MoviePass Gives Up Dream of Having Hollywood Support Its Service

(Bloomberg) -- MoviePass Inc., the discount film-subscription service rocked by heavy losses, is retooling its strategy again.

The business, owned by Helios & Matheson Analytics Inc., no longer hopes to get significant money from studios and theater chains. In a statement Wednesday, MoviePass said it would rely instead on “self-generated revenues” from its movie-production company, subscriptions and the Moviefone advertising service.

The idea is to get those three parts of the company to work more closely together and build a sustainable business. For instance, there may be special perks for MoviePass members seeing MoviePass Films -- say, the ability to attend advanced screenings.

Previously, MoviePass had said that partnerships with the movie industry would help make the company profitable. It aimed to sell advertising to studios and persuade exhibitors to share their popcorn and ticket revenue. But major cinema chains, such as AMC Entertainment Holdings Inc. and Regal Entertainment Group, balked at the idea. They had no desire to share revenue.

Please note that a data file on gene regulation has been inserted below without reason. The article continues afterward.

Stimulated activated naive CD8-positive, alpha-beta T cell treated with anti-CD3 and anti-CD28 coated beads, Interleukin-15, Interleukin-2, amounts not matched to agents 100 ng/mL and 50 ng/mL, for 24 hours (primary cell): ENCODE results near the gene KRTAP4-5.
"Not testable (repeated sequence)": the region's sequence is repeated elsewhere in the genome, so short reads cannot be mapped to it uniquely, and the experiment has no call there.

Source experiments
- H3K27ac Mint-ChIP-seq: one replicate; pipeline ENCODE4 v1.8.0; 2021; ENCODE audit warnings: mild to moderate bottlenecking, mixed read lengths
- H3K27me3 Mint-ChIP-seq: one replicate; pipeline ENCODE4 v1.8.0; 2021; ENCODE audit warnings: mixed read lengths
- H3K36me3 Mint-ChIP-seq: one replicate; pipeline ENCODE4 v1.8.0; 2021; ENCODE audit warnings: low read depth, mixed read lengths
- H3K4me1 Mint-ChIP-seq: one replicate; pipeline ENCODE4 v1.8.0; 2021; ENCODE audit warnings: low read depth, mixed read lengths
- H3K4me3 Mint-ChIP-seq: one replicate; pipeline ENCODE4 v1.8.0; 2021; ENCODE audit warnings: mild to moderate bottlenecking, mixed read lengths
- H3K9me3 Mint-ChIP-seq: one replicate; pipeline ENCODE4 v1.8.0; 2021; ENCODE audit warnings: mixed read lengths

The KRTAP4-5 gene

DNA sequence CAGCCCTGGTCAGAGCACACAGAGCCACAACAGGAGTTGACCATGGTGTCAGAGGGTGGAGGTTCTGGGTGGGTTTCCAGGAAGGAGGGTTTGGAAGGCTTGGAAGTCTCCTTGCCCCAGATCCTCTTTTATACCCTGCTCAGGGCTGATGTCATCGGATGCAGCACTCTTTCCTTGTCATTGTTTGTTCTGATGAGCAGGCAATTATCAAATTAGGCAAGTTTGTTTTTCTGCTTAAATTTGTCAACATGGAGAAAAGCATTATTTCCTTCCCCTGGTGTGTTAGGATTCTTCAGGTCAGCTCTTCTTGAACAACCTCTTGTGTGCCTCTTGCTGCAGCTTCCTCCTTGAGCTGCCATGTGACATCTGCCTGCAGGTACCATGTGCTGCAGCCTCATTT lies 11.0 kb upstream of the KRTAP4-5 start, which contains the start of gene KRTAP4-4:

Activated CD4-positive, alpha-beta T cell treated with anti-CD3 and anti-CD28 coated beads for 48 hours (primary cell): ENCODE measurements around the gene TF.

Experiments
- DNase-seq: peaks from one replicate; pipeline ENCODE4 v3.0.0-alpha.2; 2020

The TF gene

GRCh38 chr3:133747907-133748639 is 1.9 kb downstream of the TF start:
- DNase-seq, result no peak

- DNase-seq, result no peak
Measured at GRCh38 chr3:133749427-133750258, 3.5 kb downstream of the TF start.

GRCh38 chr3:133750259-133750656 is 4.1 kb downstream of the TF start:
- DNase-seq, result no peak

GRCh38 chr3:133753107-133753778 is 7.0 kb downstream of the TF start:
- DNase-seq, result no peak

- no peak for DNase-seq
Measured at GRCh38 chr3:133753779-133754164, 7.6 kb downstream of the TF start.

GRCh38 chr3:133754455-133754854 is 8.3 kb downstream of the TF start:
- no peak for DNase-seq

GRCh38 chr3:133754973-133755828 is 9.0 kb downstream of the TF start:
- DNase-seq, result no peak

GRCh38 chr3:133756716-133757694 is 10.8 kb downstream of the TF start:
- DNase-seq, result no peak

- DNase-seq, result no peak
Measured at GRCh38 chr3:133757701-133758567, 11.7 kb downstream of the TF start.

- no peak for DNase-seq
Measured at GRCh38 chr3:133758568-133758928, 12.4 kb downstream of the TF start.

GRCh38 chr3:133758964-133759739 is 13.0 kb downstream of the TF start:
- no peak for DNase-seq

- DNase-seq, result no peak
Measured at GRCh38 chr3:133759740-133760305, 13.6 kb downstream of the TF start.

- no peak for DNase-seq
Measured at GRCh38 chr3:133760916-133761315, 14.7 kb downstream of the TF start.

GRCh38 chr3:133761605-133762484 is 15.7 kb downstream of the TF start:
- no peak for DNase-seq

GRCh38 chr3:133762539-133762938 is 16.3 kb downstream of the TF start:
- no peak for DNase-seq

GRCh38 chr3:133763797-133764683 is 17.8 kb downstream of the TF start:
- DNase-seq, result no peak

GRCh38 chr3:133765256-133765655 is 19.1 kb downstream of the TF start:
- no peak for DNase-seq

MoviePass’s latest pivot is an admission that its earlier gambit failed.

Delisted Stock

Customers won’t be immediately affected by the change, but they’ve already lost the benefits that previously came with a MoviePass membership. Subscribers used to be able to see a movie every day for $9.95 a month -- an offer that millions of Americans took advantage of. When that approach proved unprofitable, MoviePass reduced how often customers could use the service and limited the movies they could see.

But it’s still struggled to find a winning formula, and competing subscription services from AMC and Cinemark Holdings Inc. enticed customers. Helios & Matheson was delisted from the Nasdaq last month after the stock lost almost all its value. New York state authorities also opened a securities-fraud investigation into whether the company misled investors about its finances.

The shares, which now trade over the counter, climbed 33 percent on Wednesday but are only just above a penny.

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